Aymonier said there is “still a lot of discussion that needs to happen” when it comes to establishing exactly how to categorise e-scooters — but that the solution must, in the EU, be bloc-wide. One major city in Belgium, for example, is waiting for the EU to define the legal status of scooters before allowing them to operate in the city at all, Aymonier said.

For markets where a legal status already exists, “the next stage is to harmonise to create more ease of operation for cities, citizens and operators.”

The European Commission is now examining its vehicle legislation with a view to update it. This presents a key opportunity to consult with providers — which it has already started to do — and set best practice globally for how micromobility is governed.

New levers for progress in urban mobility

The challenge: The fast emergence of new mobility options has not given many cities a chance to update their approaches to it. After all, mobility isn’t just a way to move residents from one place to another. Mobility operators can be a tool to help cities reach wider goals such as safety, inclusivity, emissions reduction and responsible business practice.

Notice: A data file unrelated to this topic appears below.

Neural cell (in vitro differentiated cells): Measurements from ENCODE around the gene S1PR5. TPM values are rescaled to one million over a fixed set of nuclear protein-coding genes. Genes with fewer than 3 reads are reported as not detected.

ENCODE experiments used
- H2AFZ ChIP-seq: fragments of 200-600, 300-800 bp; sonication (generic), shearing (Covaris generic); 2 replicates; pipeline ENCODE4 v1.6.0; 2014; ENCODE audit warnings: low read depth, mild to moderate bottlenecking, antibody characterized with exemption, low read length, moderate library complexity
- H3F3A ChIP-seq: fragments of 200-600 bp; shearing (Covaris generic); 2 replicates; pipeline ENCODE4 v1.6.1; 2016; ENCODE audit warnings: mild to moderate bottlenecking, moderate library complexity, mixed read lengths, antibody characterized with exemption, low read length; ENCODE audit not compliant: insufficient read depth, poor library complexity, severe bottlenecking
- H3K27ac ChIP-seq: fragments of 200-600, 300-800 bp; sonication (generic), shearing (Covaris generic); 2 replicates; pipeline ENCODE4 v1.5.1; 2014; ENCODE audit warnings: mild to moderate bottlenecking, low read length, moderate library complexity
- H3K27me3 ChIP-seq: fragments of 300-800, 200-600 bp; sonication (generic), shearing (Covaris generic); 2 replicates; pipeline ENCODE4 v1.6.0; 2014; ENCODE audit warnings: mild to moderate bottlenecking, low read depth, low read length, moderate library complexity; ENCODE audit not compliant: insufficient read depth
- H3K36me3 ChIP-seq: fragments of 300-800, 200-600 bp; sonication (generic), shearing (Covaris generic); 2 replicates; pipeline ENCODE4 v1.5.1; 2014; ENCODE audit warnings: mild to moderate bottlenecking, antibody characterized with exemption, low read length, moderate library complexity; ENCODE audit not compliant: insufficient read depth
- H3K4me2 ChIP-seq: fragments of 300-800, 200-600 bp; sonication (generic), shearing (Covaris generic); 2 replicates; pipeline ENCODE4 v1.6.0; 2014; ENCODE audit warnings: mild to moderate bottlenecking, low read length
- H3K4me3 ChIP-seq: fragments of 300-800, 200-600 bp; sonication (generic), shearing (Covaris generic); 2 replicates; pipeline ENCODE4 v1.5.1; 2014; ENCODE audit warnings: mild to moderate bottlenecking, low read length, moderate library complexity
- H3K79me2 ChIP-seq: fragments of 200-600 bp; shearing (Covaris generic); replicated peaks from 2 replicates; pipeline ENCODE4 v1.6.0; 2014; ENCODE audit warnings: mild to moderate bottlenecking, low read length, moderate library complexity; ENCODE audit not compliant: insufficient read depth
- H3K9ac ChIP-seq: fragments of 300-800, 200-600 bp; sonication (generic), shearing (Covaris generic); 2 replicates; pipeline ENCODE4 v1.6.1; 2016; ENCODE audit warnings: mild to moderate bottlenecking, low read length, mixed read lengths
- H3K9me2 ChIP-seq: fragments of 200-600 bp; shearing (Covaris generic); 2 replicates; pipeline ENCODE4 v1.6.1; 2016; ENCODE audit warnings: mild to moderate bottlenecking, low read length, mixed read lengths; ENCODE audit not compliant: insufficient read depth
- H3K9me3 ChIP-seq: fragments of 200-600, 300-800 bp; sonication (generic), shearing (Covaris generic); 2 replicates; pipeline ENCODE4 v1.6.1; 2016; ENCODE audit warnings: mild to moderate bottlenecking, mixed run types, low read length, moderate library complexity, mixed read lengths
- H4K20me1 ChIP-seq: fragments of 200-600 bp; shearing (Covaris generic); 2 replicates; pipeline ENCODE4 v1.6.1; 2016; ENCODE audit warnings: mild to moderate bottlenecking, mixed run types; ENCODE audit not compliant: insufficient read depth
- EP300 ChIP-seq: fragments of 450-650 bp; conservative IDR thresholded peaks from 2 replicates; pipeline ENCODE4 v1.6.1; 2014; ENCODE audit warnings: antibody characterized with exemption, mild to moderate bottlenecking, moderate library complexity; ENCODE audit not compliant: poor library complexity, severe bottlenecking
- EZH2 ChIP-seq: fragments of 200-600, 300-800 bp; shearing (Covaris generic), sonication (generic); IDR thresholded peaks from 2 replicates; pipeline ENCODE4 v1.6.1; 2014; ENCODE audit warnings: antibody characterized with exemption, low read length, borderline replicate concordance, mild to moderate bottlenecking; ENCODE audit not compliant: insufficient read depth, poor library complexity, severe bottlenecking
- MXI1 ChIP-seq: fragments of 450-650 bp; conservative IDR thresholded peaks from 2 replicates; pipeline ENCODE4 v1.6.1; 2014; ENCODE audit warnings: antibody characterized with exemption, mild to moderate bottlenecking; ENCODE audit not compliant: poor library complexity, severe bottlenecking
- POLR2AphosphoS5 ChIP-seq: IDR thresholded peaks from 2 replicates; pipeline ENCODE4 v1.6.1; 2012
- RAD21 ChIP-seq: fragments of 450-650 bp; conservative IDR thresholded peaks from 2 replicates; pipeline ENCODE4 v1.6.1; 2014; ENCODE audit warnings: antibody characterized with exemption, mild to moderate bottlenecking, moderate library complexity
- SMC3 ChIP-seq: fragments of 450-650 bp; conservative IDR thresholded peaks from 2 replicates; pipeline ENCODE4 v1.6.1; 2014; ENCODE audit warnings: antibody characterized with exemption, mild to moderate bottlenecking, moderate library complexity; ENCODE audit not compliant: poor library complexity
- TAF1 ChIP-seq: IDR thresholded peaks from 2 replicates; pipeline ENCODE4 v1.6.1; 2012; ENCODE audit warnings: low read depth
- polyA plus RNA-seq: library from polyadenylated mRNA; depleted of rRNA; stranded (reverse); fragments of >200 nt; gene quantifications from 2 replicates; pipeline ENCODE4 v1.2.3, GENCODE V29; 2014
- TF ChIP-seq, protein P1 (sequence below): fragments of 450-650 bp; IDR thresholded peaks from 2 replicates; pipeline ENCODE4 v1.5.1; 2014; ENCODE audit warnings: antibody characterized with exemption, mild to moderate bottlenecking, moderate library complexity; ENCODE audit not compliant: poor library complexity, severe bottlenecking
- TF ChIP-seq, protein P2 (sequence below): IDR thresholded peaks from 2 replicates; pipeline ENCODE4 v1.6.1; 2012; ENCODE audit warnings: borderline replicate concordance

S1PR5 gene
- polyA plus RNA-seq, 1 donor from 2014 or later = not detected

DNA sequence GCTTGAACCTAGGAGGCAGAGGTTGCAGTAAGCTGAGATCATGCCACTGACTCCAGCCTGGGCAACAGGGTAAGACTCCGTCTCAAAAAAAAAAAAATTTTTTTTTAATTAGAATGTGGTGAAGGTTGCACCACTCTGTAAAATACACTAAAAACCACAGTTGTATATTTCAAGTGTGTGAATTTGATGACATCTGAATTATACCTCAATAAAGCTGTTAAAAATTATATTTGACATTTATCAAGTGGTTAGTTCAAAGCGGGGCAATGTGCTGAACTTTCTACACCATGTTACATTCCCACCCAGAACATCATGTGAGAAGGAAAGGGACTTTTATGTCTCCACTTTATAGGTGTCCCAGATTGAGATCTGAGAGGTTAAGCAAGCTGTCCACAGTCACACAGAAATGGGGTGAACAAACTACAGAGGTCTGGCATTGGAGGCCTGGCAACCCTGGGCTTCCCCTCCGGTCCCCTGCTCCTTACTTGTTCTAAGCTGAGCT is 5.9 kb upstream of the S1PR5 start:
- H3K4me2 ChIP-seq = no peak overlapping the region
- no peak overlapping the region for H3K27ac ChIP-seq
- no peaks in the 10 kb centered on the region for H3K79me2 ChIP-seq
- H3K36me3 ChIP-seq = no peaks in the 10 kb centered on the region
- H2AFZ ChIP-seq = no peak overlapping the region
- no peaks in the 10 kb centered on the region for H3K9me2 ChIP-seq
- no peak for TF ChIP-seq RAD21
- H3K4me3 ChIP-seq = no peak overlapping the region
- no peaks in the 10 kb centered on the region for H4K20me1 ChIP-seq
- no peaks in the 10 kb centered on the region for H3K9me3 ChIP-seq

Cities leveraging classic practices, such as revenue share, could dampen the uptake of new more inclusive or climate-friendly modes. It can also make it harder for startups to expand into new cities. “If too high,” says Benjamin Bell, Senior Director of Public Policy & Communications, TIER Mobility, “operators then may have to make difficult decisions about whether to stick around in a market.”

A shift in approach can help leaders emphasize what matters most, notes Bell: “Namely, who can give the safest outcomes and who is the most sustainable service.”